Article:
Her skin is still fragile, but she wears her burn scars beautifully. She’s not afraid to wear shorts and sleeveless shirts. She doesn’t let her impairments or disfigurement hinder her in what she wants to do, and often uses these as a stepping stone toward helping other people. The visible aspects of her injury open doors for her to connect with other burn survivors or to help people try to understand or deal with injuries and disabilities.
Since she is not a bit self-conscious about her scars, she puts others at ease. She has a special touch with other people who are going through suffering. Her scars establish instant credibility as one who has “been there” and they know she understands what they’ve been through. People with serious problems or handicaps are more open to her, more willing to tell about their own situations, and to be helped and encouraged by her, because of her own experience with trauma and her tough spirit.
Some people may stare at her burn scars or may be uncomfortable at first meeting her, not knowing how to relate to a burned person. But if they talk with her they soon get past their initial hesitancy because Andrea is a person who exudes life and vitality. The inside person shows through so strongly that the outside appearance doesn’t matter. She is who she is, defined by her spirit, and not by her impairments.
She is a constant inspiration for the rest of us, especially when we get impatient with life, with others, with ourselves, or overly concerned about trivial things. Now and then we all need to stop and think how blessed we are, and not worry about the little things that often bother us. The lessons I learned during the summer of 2000 were not easy, when I nearly lost my daughter, but now I thank God for those insights and the times I am truly at peace with life—those islands of calmness, joy, and thankfulness amidst the daily hurries and worries of everyday life.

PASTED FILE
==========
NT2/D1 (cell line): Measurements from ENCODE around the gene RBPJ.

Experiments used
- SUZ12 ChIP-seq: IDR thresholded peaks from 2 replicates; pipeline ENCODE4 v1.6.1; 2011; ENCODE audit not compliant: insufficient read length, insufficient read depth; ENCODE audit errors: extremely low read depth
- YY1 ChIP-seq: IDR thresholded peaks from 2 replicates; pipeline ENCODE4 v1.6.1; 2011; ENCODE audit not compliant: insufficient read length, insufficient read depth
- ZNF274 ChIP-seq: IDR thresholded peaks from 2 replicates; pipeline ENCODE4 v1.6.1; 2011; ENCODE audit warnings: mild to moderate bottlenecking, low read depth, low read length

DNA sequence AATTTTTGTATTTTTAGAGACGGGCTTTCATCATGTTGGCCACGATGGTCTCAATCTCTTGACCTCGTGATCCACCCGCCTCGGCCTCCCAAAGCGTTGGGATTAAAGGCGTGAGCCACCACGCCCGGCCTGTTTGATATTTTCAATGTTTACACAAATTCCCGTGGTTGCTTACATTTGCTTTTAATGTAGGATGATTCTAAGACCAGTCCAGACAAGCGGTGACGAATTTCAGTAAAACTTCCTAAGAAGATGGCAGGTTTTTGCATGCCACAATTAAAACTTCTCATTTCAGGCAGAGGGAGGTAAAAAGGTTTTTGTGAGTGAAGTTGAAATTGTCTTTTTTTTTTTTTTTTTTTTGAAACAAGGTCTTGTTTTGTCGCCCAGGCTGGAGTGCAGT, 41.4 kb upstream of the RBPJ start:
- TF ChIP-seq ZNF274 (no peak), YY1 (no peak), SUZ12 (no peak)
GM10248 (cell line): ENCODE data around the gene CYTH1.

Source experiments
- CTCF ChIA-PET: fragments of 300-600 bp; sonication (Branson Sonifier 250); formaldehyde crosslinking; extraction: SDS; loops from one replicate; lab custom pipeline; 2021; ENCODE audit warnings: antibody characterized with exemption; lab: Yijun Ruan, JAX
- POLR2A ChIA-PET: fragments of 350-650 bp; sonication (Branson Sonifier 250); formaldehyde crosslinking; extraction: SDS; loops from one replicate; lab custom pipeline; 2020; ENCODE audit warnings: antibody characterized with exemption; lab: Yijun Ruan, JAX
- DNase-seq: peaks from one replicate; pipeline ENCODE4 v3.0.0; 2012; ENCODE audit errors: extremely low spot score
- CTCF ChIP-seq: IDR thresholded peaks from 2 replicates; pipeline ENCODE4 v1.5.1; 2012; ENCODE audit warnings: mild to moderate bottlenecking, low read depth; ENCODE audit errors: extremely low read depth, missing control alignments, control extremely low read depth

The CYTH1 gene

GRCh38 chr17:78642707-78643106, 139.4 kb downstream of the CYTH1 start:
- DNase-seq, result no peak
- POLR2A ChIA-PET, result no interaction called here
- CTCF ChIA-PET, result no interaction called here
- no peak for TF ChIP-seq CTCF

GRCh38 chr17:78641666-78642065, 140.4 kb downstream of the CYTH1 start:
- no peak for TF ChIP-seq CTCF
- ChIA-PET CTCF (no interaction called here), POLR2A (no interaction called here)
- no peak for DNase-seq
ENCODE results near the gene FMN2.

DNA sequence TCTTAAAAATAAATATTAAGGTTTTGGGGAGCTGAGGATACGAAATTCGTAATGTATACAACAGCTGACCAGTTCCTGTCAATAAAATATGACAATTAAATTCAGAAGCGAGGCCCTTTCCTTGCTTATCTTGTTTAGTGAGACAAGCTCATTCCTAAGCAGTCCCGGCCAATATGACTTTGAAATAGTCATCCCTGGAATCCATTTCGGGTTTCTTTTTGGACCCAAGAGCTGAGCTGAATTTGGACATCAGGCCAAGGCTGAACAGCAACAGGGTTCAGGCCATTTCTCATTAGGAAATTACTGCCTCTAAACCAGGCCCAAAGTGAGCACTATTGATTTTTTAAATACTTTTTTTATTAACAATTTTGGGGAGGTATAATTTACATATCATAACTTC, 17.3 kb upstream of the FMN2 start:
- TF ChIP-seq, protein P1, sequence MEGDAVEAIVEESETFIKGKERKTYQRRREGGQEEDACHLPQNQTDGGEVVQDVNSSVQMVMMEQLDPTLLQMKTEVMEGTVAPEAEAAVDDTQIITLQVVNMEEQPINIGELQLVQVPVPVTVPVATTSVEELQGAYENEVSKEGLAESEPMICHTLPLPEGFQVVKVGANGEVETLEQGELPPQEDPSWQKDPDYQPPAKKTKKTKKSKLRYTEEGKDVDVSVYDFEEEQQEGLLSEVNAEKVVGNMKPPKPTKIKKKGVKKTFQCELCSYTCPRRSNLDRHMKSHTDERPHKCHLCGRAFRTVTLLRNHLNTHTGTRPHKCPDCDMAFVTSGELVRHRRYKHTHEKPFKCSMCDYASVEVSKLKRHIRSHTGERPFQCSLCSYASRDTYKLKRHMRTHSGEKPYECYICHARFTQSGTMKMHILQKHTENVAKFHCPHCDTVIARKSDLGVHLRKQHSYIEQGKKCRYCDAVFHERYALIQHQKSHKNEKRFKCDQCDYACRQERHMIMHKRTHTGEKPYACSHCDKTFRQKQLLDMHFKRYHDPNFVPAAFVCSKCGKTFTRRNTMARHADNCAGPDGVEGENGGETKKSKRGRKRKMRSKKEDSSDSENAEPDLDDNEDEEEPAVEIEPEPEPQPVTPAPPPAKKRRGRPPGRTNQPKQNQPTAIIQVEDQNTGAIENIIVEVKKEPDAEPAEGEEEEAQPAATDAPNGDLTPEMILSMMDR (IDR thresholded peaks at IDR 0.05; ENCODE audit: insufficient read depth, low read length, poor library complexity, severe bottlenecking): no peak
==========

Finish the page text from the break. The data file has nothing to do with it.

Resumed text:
Sometimes I have to be reminded of these lessons. I never want to forget. Some people might think I’d want to forget—and indeed, the sharp edge of that trauma has faded a bit with time—but the lessons about what’s important in life are too valuable to forget. That experience helped to strip away the superficial, unnecessary (and even detrimental) baggage we carry around, peeling me down to the essence of what is truly important in my life.
It’s all too easy to momentarily forget and slip back into old ruts, being preoccupied with the mundane stuff, but thanks to the extreme nature of those lessons, lots of little reminders can instantly jerk me back to my true priorities. I don’t want to ever lose this broader perspective because it sets me free from the superficial worries and problems of life, and all the false priorities we tend to heap up.
I still tend to worry too much about my daughter’s impairments and on-going problems, but when I put it all in God’s hands I can rejoice in the fact that she is still here, a part of our family, and has blessed us with beautiful grandchildren. I can take each day and be thankful for it, rejoicing in God’s love and mercy.